Colleges Get Failing Grades on Student Retention

Dropout rates have colleges scrambling for solutions.

ByABC News
December 1, 2010, 4:54 PM

Dec. 4, 2010— -- When Amanda Wieder enrolled at the University of Florida in summer 2009, she worried not only about the transition to college life but also about how she'd pay for her education. Her mother, a single parent, supported both Amanda and her twin sister.

Her cause for worry was not unjustified. As a first-generation college student, statistics say Amanda is less likely to graduate than her peers.

According to the National Center for Education Statistics, while 49% of students whose parents are college graduates will themselves graduate within six years, that number drops to 15% for first-generation students.

And they're not the only group at risk.

A new report says that over the previous five years, taxpayers have spent $9 billion on students who will drop out before their sophomore year.

Faced with these numbers, universities are stepping in to keep students enrolled and on the path to graduation.

The summer she entered UF, Wieder received a letter asking her to join UF's Florida Opportunity Scholars program.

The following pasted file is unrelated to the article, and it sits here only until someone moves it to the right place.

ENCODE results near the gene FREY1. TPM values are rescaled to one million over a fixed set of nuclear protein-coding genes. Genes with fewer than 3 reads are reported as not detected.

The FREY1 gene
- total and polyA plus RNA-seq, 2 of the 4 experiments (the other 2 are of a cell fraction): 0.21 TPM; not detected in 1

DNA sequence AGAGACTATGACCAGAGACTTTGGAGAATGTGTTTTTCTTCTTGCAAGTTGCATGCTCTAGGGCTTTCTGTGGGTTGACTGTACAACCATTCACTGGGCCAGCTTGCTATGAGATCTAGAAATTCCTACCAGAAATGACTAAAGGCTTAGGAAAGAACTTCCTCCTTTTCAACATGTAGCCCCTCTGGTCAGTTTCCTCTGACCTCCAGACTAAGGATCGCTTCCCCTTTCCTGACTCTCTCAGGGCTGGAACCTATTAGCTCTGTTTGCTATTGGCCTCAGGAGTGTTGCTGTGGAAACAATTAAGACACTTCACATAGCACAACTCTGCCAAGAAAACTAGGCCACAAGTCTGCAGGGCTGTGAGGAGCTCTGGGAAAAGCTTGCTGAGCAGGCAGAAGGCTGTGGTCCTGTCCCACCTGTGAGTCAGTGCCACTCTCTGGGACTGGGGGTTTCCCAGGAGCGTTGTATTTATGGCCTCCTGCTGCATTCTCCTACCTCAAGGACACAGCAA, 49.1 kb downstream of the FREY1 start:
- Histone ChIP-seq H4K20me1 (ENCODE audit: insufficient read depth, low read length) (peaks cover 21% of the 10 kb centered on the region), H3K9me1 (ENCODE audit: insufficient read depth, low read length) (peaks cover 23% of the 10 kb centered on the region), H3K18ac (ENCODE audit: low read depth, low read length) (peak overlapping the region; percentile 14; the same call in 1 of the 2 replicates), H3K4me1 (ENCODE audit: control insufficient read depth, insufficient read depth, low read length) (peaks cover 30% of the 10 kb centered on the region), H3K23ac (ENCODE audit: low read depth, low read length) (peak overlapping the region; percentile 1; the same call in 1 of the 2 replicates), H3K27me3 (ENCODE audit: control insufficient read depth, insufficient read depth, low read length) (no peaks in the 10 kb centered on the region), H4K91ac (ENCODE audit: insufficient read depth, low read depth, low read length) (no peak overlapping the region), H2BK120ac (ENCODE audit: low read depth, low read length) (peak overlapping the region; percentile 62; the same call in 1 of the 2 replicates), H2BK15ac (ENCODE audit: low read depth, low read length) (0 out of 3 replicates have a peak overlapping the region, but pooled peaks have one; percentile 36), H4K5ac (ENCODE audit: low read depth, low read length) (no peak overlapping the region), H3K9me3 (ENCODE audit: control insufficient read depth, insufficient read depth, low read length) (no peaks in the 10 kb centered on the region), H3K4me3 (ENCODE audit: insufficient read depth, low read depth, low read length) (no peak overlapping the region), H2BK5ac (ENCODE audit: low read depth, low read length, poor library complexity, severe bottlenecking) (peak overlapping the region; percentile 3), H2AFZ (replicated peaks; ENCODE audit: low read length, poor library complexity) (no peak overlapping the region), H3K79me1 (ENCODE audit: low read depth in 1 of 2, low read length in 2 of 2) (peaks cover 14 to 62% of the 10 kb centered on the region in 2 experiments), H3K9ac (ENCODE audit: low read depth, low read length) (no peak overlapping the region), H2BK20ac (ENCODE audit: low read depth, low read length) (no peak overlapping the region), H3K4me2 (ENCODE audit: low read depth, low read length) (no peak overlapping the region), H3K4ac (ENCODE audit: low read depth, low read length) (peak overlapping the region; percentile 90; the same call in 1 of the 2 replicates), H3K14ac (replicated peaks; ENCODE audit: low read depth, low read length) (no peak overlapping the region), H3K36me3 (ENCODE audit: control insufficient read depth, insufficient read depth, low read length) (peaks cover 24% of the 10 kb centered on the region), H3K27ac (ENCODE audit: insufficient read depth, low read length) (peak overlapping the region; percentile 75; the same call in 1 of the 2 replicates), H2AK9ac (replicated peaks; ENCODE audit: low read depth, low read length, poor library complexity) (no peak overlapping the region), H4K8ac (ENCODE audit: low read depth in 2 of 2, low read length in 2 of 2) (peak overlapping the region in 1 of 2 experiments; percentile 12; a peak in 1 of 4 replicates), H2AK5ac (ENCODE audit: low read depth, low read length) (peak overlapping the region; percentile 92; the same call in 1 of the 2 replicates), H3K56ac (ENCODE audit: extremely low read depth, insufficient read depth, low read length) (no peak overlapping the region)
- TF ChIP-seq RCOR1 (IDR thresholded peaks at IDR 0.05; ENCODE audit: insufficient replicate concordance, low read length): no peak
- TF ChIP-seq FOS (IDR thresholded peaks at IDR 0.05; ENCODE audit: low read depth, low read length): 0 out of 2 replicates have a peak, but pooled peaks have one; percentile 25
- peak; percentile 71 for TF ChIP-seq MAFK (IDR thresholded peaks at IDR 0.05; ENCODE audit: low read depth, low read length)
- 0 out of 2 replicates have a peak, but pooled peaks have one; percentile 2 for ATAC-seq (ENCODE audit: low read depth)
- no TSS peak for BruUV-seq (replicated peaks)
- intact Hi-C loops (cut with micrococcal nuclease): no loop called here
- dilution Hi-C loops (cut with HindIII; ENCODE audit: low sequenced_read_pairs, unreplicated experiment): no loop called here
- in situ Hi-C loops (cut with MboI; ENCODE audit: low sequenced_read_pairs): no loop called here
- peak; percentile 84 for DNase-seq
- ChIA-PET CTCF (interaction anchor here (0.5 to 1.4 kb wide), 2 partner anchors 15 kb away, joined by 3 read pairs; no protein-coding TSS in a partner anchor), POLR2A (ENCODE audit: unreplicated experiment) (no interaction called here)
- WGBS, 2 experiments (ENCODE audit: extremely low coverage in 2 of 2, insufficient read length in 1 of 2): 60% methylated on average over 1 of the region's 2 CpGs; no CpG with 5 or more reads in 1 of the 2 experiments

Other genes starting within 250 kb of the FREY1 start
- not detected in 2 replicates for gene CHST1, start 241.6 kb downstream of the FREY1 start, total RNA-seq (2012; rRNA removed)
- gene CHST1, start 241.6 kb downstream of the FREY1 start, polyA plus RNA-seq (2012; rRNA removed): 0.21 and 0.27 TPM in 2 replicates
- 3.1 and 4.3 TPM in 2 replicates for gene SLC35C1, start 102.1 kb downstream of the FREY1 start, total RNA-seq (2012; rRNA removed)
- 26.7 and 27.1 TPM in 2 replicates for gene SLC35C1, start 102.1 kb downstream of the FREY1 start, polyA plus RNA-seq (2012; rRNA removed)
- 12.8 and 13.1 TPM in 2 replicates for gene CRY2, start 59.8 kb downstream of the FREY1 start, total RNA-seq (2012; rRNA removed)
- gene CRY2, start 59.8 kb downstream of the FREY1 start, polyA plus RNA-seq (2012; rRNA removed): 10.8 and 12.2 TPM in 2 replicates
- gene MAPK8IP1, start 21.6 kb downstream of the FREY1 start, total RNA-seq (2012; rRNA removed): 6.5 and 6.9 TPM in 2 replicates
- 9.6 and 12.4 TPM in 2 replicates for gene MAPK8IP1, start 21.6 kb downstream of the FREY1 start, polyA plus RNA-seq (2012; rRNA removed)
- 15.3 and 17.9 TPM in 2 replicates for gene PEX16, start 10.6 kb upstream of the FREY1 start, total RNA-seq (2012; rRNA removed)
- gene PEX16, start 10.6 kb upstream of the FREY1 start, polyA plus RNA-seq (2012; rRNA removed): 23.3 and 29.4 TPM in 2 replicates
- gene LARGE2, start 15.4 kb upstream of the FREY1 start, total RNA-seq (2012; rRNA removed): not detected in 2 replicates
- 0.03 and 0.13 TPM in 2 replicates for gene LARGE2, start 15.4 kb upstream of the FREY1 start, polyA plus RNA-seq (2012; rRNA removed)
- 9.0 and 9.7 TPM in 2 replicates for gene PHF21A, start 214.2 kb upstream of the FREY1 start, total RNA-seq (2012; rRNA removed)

The program, with 1,400 students, gives select first-generation, low-income UF students scholarships for tuition and a support system.

"They follow you through your four years here and just generally make sure you're doing well," Wieder said. "It's really an amazing program."

Its administrators may well feel the same about the scholars.

"The students are very motivated to succeed," director Leslie Pendleton told ABC News. "So we are happy to offer them any resources we can to help make that happen." Those resources include seminars onfinancial budgeting and career planning, and pairing with a peer mentor to "help them get oriented to the campus."

Students in the program have a 96 percent freshmen retention rate (UF's overall is 95 percent), and graduation rates are similar to those of UF as a whole.

"Research would tell you that the kids in this program wouldn't graduate as frequently as other students," she said. "But we've proven that if you give a student who wants to succeed the means to do it, they can be very successful, no matter their background."